Integrated Pest Management policy
The City of Vancouver was the first municipality in Canada to adopt an Integrated Pest Management (IPM) approach to managing pest infestations.
In the Integrated Pest Management approach, cultural, mechanical, and biological pest controls are used in preference of chemical pesticides.
Following the implementation of our IPM policy, a number of other municipalities throughout the province and the country have followed suit.
The program has allowed us to identify the importance of a more holistic approach to the maintenance of our urban plantings. Therefore, with our focus on pest prevention, we have reduced and in some cases even eliminated our dependence on pesticides.
Following a public outcry against broadcast applications of herbicides on park grounds, the Vancouver Park Board adopted an Integrated Pest Management Policy in 1987.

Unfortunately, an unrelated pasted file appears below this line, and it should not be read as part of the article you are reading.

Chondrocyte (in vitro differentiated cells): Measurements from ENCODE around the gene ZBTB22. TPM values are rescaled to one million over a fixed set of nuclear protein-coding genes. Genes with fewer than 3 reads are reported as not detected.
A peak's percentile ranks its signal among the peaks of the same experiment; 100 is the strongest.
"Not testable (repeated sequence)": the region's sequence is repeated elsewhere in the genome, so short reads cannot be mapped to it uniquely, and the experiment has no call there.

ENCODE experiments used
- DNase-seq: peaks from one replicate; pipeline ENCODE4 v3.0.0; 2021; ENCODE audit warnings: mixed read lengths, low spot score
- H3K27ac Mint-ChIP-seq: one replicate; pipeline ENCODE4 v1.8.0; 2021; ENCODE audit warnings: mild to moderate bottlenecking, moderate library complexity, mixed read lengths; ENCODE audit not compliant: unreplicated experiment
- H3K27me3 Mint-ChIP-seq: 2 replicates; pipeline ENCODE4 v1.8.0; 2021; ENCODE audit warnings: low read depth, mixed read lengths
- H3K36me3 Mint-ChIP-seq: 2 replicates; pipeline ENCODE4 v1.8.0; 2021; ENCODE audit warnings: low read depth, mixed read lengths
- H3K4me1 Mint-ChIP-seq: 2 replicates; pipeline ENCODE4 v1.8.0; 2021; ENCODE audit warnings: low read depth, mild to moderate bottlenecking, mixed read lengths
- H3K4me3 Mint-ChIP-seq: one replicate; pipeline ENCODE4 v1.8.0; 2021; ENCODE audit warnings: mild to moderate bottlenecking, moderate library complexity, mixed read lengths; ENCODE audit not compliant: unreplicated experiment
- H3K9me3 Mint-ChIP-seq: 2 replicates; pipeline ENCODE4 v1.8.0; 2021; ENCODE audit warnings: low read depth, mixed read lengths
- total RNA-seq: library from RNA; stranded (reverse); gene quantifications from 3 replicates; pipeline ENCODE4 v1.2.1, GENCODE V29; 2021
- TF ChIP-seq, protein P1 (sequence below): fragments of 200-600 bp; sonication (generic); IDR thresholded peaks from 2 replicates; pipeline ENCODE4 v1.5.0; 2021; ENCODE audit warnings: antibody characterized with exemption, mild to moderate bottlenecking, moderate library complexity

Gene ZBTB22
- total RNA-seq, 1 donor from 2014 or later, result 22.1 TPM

The program was implemented in 1990 with the creation of the integrated pest management coordinator position. The IPM staff act as consultants to the various arboriculture and horticulture departments.
Since the implementation of the IPM program, pesticide use in the City of Vancouver has steadily diminished. In 2014, the use of neonicotinoids and neonicotinoid treated nursery plants was prohibited.
All neighbourhood parks, sports fields and playgrounds are now pesticide-free.
Bloedel Conservatory, VanDusen Garden, and the Sunset nursery have minimal pesticide use.
Most pest control is achieved culturally or biologically.